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Rutledge Files PBM Reply Brief with U.S. Supreme Court

Says, ‘it’s time for states to have the tools they need to ensure that prescription drug prices are affordable’

LITTLE ROCK – Arkansas Attorney General Leslie Rutledge today filed a reply brief with the United States Supreme Court in Arkansas’s pharmacy benefit manager (PBM) case, Rutledge v. Pharmaceutical Care Management Association. In this case, Rutledge seeks to protect rural Arkansas’s small businesses and save community pharmacies from abusive PBM payment practices. The Supreme Court was scheduled to hear oral arguments in late-April but arguments were postponed until the fall as a result of COVID-19.

“Our case to protect Arkansans and local pharmacies has such broad-based support that we are looking forward to the opportunity to present our case before the highest Court,” said Attorney General Rutledge. “In the midst of the economic hardship caused by the pandemic, it’s time for states to have the tools they need to ensure that prescription drug prices are affordable while protecting their frontline healthcare providers.”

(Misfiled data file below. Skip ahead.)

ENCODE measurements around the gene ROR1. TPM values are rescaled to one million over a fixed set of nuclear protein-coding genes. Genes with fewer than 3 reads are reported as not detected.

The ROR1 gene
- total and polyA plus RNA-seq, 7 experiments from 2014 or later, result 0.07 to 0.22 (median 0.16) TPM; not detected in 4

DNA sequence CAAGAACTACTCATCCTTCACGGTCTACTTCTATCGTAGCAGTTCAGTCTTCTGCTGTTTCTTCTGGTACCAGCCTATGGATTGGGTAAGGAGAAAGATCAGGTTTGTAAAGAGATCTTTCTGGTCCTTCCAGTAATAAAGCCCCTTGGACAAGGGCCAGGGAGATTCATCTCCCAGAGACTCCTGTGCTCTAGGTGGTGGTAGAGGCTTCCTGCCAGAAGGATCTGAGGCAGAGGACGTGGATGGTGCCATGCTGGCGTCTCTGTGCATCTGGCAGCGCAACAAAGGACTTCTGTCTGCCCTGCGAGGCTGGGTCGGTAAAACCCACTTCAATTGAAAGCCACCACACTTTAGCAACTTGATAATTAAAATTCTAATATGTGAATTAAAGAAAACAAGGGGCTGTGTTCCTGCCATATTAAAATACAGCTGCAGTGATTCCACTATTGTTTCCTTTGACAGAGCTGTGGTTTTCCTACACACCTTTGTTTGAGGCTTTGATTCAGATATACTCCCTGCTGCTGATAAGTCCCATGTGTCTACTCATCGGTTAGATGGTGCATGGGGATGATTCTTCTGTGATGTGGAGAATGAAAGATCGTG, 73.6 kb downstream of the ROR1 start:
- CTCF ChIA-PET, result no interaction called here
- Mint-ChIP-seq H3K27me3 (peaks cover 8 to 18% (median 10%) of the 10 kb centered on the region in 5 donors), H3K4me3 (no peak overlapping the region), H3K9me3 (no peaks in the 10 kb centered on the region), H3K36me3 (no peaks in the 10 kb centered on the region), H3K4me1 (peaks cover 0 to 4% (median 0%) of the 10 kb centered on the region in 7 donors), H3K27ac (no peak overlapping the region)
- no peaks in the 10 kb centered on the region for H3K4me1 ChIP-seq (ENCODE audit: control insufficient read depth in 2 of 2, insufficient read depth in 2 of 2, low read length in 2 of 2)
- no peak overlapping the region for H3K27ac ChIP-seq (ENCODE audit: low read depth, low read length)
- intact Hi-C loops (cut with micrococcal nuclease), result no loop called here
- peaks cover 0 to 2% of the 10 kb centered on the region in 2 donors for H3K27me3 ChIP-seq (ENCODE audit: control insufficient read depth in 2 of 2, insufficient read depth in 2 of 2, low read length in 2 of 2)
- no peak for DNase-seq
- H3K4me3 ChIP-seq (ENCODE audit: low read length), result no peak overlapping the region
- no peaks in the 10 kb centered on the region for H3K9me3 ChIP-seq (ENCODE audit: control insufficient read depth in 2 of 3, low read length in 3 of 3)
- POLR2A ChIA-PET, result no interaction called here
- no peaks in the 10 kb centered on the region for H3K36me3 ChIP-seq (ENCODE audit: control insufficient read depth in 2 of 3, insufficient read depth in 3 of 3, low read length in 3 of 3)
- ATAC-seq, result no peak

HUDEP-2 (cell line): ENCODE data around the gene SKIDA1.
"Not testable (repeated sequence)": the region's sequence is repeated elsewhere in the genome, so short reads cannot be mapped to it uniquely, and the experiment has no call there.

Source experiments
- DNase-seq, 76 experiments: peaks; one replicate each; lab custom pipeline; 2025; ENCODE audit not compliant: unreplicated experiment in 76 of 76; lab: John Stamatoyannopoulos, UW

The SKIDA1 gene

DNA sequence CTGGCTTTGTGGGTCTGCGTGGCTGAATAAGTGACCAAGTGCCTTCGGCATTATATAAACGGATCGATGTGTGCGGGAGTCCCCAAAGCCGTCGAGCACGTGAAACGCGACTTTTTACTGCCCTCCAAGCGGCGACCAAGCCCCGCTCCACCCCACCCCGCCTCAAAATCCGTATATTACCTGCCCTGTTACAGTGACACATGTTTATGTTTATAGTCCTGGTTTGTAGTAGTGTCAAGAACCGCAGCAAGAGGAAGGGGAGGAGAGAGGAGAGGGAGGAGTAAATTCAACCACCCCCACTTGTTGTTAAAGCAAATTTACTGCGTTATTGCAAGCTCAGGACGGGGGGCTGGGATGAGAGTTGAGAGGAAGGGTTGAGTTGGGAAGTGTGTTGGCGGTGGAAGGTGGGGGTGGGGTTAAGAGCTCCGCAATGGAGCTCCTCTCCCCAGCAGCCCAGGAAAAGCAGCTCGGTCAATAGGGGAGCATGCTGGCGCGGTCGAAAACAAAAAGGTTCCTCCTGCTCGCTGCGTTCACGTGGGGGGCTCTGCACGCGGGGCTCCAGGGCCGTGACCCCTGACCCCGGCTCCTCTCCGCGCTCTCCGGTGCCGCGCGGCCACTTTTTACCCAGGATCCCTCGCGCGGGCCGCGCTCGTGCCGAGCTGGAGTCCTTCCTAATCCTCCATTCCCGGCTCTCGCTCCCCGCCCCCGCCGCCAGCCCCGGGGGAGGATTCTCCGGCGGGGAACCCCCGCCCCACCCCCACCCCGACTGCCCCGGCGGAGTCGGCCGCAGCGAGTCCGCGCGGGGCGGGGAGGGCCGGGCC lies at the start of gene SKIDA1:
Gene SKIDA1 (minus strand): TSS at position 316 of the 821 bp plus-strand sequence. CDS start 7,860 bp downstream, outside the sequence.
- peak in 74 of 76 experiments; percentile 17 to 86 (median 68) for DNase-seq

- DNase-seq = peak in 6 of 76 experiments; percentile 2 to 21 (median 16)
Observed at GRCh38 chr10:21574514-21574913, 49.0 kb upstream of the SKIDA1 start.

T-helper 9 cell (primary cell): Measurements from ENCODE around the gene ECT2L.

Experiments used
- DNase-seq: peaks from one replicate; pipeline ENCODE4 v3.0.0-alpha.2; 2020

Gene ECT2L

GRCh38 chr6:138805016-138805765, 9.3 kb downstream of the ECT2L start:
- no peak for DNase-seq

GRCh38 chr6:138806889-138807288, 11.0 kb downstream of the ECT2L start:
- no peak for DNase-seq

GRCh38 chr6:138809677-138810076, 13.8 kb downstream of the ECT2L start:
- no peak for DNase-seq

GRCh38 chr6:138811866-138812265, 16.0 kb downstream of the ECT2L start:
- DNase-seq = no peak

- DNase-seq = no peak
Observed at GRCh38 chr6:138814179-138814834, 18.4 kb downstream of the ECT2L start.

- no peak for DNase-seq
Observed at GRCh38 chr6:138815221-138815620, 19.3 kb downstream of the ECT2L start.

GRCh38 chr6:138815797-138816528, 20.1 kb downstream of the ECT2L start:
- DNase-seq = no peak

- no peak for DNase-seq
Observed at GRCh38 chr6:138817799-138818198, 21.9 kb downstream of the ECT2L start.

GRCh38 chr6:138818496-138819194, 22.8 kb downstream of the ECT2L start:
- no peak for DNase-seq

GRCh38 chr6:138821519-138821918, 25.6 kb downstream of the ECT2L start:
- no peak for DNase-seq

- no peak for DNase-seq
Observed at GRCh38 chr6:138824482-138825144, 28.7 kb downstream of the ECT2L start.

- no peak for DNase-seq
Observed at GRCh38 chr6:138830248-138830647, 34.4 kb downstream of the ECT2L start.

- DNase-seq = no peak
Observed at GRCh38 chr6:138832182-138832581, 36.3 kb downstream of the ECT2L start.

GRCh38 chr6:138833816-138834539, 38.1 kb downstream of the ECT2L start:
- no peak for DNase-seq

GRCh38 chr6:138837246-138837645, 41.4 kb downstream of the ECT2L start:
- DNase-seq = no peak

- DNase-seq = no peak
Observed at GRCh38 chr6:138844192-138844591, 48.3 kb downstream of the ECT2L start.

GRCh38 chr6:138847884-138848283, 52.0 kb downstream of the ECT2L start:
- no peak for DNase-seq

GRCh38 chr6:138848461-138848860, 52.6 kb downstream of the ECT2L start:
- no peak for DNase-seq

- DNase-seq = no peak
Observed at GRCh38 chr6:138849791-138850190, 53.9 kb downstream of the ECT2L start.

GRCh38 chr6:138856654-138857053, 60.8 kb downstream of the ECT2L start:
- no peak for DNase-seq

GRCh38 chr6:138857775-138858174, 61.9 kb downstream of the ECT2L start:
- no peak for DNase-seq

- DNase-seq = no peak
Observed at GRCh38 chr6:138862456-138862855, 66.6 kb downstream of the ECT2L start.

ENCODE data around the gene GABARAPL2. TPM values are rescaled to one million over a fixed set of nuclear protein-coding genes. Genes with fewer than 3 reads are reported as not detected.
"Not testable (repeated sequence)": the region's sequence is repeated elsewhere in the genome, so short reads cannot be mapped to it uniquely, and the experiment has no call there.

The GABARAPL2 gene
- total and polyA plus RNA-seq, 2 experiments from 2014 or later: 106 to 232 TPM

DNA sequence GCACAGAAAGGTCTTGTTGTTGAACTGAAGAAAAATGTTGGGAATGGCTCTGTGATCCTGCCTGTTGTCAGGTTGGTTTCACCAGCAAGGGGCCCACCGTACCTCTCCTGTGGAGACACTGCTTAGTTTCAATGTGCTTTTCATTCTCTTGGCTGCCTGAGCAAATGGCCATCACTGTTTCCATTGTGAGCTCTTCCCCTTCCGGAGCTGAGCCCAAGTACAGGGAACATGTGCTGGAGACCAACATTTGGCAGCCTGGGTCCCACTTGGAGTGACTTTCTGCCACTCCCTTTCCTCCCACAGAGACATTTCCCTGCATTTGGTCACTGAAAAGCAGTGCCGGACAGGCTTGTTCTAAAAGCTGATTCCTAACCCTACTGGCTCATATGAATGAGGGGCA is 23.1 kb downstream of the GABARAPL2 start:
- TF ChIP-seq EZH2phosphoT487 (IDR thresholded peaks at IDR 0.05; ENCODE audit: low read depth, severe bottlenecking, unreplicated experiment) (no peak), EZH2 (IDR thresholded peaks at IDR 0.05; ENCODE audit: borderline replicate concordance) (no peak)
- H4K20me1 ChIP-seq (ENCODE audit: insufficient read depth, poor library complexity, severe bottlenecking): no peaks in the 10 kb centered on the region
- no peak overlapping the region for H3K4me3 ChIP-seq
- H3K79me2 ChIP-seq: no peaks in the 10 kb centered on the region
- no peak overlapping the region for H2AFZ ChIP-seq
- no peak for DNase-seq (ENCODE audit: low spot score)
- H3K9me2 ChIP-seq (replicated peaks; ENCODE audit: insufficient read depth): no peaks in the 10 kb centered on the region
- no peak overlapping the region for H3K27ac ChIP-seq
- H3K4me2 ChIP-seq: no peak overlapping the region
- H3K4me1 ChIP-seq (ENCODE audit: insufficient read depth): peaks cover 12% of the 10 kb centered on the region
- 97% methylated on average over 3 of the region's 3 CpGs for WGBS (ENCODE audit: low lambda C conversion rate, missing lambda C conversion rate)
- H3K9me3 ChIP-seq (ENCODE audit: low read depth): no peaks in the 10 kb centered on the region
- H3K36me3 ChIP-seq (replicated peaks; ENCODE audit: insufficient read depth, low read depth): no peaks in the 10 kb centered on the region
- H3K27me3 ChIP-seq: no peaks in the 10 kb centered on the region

In 2015, the Arkansas General Assembly enacted Act 900 to regulate PBM—the drug middlemen that reimburse pharmacists for prescription drugs. Before Act 900’s enactment, PBMs regularly paid pharmacies less than it costs pharmacies to acquire generic drugs while pocketing a hefty profit. That abusive market practice had caused more than 16 percent of rural pharmacies nationwide to close in recent years.

Rutledge’s petition was granted by the U.S. Supreme Court January 2019. Rutledge’s briefs have been supported by the U.S. Solicitor General and a bipartisan, 45-state coalition led by California.

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